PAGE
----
Noted defensive tackle Kevin Carter, who had a standout performance Sunday with four tackles, a half-sack and a pass defensed: "Nobody's sending up any white flags."

There were occasions in the Sunday contest, however, when it appeared the Titans all but conceded the Colts are a better all-around team, one against which Tennessee must now do some things that are out of character.

Two of the more interesting junctures on Sunday came on special teams. On fourth-and-two at the Indianapolis 27-yard line early in the fourth quarter, and with the scored tied 17-17, Fisher eschewed what would have been a 44- or 45-yard field goal attempt by the venerable Gary Anderson. It's rare in the NFL when a placement specialist can't kick his own age but, apparently, Anderson, 45, can't do it. The NFL's scoring leader, signed this week to replace an injured Joe Nedney for a second straight season, has limited range, but 45 yards should be makeable.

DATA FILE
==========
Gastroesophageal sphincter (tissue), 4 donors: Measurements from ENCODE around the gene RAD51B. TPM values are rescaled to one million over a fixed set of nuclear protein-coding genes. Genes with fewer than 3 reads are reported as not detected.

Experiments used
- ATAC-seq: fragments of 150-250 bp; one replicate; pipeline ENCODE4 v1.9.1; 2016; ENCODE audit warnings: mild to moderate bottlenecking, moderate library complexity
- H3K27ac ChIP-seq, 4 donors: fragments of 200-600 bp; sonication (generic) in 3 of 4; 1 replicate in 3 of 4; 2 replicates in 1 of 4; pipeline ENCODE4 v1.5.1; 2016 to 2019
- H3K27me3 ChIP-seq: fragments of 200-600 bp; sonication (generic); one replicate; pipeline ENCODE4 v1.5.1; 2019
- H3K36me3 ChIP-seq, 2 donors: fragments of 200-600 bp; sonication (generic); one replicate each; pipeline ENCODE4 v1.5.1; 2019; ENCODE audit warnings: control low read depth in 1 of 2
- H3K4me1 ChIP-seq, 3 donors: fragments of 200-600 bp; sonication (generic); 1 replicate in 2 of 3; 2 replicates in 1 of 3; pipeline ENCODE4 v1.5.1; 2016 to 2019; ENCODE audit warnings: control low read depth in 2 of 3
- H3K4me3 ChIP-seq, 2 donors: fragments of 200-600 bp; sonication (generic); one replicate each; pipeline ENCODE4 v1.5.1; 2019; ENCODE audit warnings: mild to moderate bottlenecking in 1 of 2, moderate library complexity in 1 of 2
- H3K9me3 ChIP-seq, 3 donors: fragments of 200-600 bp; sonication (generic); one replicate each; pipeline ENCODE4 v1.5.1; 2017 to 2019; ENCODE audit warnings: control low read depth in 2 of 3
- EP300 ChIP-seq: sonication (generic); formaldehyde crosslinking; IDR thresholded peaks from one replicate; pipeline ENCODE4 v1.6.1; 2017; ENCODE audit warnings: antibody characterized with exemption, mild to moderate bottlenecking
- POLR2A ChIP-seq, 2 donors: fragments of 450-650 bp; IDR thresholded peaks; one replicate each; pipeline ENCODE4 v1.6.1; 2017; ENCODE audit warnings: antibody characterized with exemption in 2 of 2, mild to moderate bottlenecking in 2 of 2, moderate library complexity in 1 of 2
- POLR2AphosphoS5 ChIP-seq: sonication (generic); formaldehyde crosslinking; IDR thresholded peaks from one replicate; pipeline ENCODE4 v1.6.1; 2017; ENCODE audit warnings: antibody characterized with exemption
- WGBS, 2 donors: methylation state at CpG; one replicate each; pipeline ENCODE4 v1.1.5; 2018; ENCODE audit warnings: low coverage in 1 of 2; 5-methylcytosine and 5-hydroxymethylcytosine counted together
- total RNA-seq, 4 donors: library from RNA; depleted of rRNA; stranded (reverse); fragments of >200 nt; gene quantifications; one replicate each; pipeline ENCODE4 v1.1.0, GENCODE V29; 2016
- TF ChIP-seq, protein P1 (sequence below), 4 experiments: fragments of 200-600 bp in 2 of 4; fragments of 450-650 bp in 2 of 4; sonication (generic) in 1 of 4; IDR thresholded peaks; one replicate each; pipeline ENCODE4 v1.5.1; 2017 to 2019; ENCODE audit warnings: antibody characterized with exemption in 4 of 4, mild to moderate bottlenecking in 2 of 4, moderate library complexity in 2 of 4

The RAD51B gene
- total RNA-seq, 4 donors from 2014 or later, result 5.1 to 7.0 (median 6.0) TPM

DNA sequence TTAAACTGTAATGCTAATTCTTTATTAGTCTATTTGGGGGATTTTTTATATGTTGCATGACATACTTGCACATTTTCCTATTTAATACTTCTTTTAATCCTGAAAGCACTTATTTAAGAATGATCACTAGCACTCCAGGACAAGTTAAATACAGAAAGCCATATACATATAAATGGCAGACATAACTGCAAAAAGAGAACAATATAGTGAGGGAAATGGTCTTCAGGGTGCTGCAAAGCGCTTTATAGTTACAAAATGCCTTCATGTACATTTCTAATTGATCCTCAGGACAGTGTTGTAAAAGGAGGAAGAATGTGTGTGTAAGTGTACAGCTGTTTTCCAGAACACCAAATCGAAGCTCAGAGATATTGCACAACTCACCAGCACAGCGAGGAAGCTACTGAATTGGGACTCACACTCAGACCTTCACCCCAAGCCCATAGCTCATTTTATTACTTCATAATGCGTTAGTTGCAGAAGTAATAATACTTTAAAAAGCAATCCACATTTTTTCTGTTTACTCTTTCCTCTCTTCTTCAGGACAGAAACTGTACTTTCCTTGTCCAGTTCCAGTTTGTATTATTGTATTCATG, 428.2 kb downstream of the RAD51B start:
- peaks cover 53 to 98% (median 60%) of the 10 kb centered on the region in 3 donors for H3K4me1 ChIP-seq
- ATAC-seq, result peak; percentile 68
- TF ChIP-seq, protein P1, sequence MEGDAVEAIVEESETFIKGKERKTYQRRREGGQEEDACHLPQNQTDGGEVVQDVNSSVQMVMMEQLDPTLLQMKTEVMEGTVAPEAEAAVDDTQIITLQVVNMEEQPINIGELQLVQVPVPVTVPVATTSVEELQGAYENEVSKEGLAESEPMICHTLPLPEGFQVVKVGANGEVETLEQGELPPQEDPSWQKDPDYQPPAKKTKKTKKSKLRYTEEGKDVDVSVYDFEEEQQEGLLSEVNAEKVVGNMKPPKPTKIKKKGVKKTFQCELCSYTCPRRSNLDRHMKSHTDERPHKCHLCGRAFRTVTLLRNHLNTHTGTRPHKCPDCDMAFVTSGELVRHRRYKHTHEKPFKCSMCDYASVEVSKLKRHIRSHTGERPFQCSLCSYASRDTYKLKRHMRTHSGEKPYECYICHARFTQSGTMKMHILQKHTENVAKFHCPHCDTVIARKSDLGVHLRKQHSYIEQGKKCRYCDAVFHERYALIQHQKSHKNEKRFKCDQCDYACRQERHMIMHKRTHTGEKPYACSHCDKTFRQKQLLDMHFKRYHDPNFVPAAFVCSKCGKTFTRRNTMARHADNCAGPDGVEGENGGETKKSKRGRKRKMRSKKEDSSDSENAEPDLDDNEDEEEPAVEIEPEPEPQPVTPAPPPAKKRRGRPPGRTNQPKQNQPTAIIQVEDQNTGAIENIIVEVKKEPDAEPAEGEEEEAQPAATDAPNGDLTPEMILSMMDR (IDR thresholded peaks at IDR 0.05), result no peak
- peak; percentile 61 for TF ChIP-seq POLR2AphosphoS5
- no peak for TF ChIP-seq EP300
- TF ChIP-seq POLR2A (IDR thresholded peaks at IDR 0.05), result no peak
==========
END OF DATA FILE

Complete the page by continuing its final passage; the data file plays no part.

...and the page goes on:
"We were slightly out of Gary's range," explained Fisher. "It made perfect sense to go for it."

Unfortunately for the Titans, the gamble backfired, with Colts cornerback Nick Harper making a superb play, raking the ball from the hands of wide receiver Derrick Mason in the end zone, turning a would-be touchdown into an interception. Eleven plays after the interception, the Colts scored to grab the lead for good at 24-17.

On the Titans' following offensive series, with a fourth-and-10 at the 50-yard line and just under five minutes left in the game, Tennessee called a fake punt. The pass from punter Craig Hentrich, who had completed 4-of-10 for 55 yards in his career, to backup fullback Troy Fleming was good for just four yards. It appeared the Titans tipped off the play a bit by having Fleming in motion from his outside "gunner" spot.

Indianapolis players, and coach Tony Dungy as well, insisted afterward that they spent considerable time last week working on combating the Titans' various gimmick plays.